Joseph Rotblat: A Man of Conscience in the Nuclear Age (Paperback)

Joseph Rotblat: A Man of Conscience in the Nuclear Age By Martin Underwood Cover Image

Joseph Rotblat: A Man of Conscience in the Nuclear Age (Paperback)

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Professor Sir Joseph Rotblat was a distinguished scientist who made a significant contribution to nuclear physics, worked on the development of the atomic bomb (he was the only person to leave the Manhattan Project), and was suspected of being a Soviet spy. After Hiroshima and Nagasaki, he became a peace campaigner and dedicated himself to the medical uses of nuclear physics and radiation. He took up the post of Professor of Physics (as applied to medicine) at St. Bartholomew's Medical College in London and made major contributions to this field, becoming one of the world's leading researchers into the biological effects of radiation. Rotblat's life, from the early 1950s until his death in August 2005, was devoted to the abolition of nuclear weapons and the promotion of world peace. His work ranked with that of Albert Einstein and Bertrand Russell. He helped found The Pugwash Conferences on Science and World Affairs, and, together with Pugwash, he was awarded the Nobel Peace Prize in 1995. Rotblat promoted dialogue between Soviet and Western scientists during the Cold War, initiated discussions to end the Vietnam War, and was instrumental in bringing about a partial nuclear weapons test-ban treaty. In this book, author Martin Underwood, who worked with Sir Joseph Rotblat, describes his personal background and circumstances; summarizes his life, achievements, and contributions to mankind; and outline his views on the moral responsibilities of scientists. This book will appeal to all those interested in the development of nuclear weapons, the growth of the anti-nuclear movement, and the peaceful uses of radioactivity.
Product Details ISBN: 9781845193232
ISBN-10: 1845193237
Publisher: Sussex Academic Press
Publication Date: August 12th, 2022
Pages: 161
Language: English
“Martin Underwood has written a fine and crucial narrative of one of the great heroes of the twentieth century. The only scientist to resign his Manhattan Project post on learning that Germany would not make an atom bomb, Rotblat fulfilled his ideal that a scientist is first and foremost a human being. Rotblat's subsequent life-long campaign to eliminate nuclear weapons, and ultimately to banish war, is a story of courage and vision which Underwood writes with passion and urgency.”  —John Cornwell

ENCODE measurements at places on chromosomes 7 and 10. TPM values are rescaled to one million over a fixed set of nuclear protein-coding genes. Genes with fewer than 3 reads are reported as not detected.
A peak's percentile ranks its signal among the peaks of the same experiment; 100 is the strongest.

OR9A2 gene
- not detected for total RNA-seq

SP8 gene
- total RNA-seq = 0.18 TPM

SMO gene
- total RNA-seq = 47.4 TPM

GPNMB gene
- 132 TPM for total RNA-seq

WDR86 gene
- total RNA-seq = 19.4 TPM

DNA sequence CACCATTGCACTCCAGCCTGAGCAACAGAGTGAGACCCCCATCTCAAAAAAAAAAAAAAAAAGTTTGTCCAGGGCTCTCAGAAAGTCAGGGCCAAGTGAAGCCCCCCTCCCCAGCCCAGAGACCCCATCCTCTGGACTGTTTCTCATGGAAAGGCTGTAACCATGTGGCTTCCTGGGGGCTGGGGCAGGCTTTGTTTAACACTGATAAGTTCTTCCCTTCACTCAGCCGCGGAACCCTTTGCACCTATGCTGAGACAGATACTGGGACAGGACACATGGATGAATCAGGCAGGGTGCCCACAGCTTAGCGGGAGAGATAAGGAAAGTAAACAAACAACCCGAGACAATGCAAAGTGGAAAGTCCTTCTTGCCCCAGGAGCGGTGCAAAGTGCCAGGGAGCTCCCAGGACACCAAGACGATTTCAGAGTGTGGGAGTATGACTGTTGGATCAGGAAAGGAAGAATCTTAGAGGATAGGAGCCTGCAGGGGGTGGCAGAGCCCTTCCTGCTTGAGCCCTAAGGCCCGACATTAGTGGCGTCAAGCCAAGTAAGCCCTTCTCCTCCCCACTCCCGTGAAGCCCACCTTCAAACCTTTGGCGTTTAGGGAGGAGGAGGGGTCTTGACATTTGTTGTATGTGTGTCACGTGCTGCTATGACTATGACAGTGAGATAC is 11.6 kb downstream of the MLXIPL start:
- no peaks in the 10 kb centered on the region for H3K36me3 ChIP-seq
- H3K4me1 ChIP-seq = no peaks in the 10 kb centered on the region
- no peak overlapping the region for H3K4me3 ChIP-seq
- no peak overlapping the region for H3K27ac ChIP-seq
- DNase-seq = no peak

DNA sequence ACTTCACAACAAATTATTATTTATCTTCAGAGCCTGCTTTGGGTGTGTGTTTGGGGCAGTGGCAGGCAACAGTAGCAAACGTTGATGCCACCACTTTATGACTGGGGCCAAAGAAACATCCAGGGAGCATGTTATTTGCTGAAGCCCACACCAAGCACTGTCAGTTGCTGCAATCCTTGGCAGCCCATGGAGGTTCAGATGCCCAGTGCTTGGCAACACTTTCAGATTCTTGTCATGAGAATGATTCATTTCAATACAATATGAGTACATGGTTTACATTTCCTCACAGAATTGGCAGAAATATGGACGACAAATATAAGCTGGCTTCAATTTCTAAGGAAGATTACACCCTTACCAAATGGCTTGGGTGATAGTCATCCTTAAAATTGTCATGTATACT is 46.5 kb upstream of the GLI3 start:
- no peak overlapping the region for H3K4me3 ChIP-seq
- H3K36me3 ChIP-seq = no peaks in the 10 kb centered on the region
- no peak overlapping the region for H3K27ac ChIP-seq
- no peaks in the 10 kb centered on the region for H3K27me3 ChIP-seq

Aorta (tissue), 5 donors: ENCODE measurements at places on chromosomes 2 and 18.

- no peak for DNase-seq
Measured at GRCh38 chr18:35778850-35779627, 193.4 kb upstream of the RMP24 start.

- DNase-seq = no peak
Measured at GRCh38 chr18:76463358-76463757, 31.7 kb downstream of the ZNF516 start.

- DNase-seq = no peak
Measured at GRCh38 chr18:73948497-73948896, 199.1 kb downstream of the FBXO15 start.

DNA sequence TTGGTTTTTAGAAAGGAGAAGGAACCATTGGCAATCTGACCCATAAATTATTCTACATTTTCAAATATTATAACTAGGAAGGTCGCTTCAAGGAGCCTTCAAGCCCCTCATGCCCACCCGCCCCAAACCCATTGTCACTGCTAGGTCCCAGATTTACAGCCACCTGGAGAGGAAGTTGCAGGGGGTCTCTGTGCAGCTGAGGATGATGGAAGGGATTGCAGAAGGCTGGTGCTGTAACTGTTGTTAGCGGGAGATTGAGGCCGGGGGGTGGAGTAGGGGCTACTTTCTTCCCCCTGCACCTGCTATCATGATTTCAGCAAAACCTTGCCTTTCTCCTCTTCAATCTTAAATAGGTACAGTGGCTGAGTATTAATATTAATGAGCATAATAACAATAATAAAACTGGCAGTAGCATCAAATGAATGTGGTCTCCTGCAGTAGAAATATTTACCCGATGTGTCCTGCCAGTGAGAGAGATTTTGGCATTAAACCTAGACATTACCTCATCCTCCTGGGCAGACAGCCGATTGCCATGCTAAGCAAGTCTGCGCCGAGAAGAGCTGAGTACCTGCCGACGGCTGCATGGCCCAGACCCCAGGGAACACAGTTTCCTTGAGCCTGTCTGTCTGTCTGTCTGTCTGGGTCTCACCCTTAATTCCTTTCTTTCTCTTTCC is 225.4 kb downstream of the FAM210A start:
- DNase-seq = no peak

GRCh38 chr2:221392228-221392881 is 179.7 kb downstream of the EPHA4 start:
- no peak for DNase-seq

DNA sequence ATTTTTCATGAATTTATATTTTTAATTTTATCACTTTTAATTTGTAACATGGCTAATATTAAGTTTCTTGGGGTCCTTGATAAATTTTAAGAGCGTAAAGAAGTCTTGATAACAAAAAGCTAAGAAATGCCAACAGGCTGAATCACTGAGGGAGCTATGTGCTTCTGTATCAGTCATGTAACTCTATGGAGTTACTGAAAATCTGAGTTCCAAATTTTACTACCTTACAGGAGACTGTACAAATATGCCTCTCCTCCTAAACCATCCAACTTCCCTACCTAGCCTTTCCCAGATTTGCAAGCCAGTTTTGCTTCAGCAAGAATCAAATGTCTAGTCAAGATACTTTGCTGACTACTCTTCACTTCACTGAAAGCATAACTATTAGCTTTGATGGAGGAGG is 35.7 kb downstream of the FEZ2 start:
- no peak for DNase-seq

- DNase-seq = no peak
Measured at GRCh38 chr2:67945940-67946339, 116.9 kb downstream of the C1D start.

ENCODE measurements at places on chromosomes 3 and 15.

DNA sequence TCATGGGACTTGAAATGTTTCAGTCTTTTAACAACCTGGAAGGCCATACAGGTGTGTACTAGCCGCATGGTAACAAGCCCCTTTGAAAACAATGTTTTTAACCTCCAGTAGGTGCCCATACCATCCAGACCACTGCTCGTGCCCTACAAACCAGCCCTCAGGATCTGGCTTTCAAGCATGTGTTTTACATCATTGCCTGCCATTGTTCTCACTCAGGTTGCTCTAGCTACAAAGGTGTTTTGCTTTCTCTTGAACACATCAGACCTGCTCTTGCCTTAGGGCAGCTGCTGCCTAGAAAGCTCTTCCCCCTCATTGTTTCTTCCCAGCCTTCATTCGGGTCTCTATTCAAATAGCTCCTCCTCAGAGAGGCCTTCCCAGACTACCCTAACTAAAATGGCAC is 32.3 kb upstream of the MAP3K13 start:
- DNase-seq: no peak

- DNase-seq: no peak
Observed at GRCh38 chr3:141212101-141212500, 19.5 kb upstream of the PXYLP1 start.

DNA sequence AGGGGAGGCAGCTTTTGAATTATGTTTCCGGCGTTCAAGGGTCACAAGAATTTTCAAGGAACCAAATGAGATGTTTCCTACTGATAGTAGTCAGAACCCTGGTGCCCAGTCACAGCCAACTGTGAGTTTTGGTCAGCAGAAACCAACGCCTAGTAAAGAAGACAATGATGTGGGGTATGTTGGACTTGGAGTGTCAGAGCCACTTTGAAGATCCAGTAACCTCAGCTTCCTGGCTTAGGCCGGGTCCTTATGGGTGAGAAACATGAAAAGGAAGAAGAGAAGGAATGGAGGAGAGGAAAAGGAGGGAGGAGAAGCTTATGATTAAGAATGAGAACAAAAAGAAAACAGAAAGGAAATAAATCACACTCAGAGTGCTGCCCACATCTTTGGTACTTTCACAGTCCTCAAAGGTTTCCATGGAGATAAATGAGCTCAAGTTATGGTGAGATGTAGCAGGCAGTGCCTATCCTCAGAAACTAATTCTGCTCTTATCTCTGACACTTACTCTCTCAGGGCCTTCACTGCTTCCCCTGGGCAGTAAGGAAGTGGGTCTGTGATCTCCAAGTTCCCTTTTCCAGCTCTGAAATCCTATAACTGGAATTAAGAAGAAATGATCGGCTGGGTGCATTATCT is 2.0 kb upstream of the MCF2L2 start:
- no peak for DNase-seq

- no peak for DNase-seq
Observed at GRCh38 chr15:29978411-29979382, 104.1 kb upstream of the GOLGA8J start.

“This work is the biography of Joseph Rotblat, who escaped the Nazis in Poland and worked on the Manhattan Project at Los Alamos but then labored against and led international activities against nuclear weapons. The first 32 pages of this slim work covers Rotblat’s scientific career… The next 53 pages discuss Rotblat as a public figure and his work in founding and organizing the Pugwash Conferences on Science and World Affairs. The final 65 pages are appendixes that contain Pugwash Conference statements and Rotblat’s Nobel Peace Prize acceptance speech in 1995. Author Underwood is a physicist who worked under Rotblat from 1976 to 1977 at St. Bartholomew’s Medical College in London. The major audience … will be those interested in the development of the antinuclear movement and activities and the origin of the Pugwash Conferences.”  —Choice

“Professor Sir Joseph Rotblat was a scientist and peace activist of the post-WWII period. After resigning from the Manhattan Project due to reasons of conscience, he became one of the world’s leading researchers into the biological effects of radiation. He helped found The Pugwash Conferences on Science and World Affairs, and was awarded the Nobel Peace Prize in 1995. Underwood, who worked under Rotblat at St. Bartholomew’s Medical College in the 1970s, here describes Rotblat’s personal background, details his scientific achievements and his efforts to abolish nuclear weapons, and summarizes his views on the moral responsibilities of the scientist. About 60 pages of appendices collect articles and press releases, and conference statements, papers, and speeches given by Rotblat, including his Nobel Prize acceptance speech. Underwood is a researcher for BP.”  —SciTech Book News

“Martin Underwood worked with Joseph Rotblat in 1976 and this clearly made a lasting impression which has led him to publish short articles about the impact of his life. Rotblat held the chair of Medical Physics at St Bartholomew’s Hospital Medical School from 1950 to 1976. He has also made a significant contribution as its second editor to Physics in Medicine and Biology, establishing it as an important international journal. He died in 2005 at the age of 96. This short biography looks particularly at the political impact of Sir Joseph’s life and especially at his involvement with the antinuclear movement. There are some particularly interesting items in the many Appendices, which form about a third of the book, including proceedings of several of the Pugwash conferences, of which Sir Joseph was a founding member. Of particular interest are the articles that Rotblat himself wrote describing his reasons for leaving the Manhattan Project and his acceptance speech on receipt of the Nobel Peace Prize in 1995. … Sir Joseph’s relationship with the nuclear bomb formed a very significant part of his personality and this book makes an interesting contribution on this aspect of his life and even includes his views on the Iraq war.”  —Philip Mayles, Clatterbridge Centre for Oncology NHS Foundation Trus, in Scope